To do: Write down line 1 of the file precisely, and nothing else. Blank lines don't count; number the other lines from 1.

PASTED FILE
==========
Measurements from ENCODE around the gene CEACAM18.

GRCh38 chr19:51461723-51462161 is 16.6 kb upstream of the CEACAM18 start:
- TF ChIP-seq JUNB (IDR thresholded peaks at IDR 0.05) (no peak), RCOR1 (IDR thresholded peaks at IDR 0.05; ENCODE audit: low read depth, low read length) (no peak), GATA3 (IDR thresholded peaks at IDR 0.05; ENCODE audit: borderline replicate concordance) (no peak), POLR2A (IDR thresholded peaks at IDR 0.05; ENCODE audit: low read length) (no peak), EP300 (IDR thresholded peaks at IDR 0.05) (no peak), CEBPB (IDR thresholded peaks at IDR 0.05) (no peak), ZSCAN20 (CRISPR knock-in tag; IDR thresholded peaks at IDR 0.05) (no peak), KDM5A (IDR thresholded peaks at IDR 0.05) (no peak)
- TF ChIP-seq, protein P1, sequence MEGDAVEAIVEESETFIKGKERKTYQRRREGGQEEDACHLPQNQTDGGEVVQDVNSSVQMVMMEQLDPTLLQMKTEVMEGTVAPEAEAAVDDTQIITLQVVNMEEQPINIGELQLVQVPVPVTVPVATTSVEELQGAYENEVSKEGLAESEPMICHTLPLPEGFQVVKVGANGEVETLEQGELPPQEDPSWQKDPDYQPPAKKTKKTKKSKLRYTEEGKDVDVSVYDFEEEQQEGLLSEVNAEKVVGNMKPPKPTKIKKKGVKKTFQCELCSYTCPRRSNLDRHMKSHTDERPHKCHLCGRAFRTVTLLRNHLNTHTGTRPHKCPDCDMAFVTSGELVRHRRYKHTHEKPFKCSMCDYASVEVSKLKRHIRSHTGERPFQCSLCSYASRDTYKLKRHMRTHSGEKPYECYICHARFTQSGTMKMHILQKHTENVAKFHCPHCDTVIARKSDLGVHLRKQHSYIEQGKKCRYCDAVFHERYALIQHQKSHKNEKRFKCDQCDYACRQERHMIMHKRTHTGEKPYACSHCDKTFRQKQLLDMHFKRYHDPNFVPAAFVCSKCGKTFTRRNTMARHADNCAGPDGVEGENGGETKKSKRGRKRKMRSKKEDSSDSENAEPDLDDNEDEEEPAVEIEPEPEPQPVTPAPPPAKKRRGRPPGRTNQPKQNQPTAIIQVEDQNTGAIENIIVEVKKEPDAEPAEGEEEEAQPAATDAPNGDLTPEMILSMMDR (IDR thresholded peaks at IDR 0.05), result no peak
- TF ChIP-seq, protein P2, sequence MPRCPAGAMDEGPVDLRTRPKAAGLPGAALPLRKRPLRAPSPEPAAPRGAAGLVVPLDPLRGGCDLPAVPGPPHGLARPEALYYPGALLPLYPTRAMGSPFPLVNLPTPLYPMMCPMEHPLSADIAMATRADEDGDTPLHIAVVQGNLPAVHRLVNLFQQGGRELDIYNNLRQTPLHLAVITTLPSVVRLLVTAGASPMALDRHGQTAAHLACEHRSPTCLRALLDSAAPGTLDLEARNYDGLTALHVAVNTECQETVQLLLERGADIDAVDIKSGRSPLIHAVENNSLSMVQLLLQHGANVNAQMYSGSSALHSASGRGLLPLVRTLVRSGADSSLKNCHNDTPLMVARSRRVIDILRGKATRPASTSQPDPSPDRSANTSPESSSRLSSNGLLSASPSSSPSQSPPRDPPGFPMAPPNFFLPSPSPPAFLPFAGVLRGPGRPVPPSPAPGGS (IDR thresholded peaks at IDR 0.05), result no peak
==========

Measurements from ENCODE around the gene CEACAM18.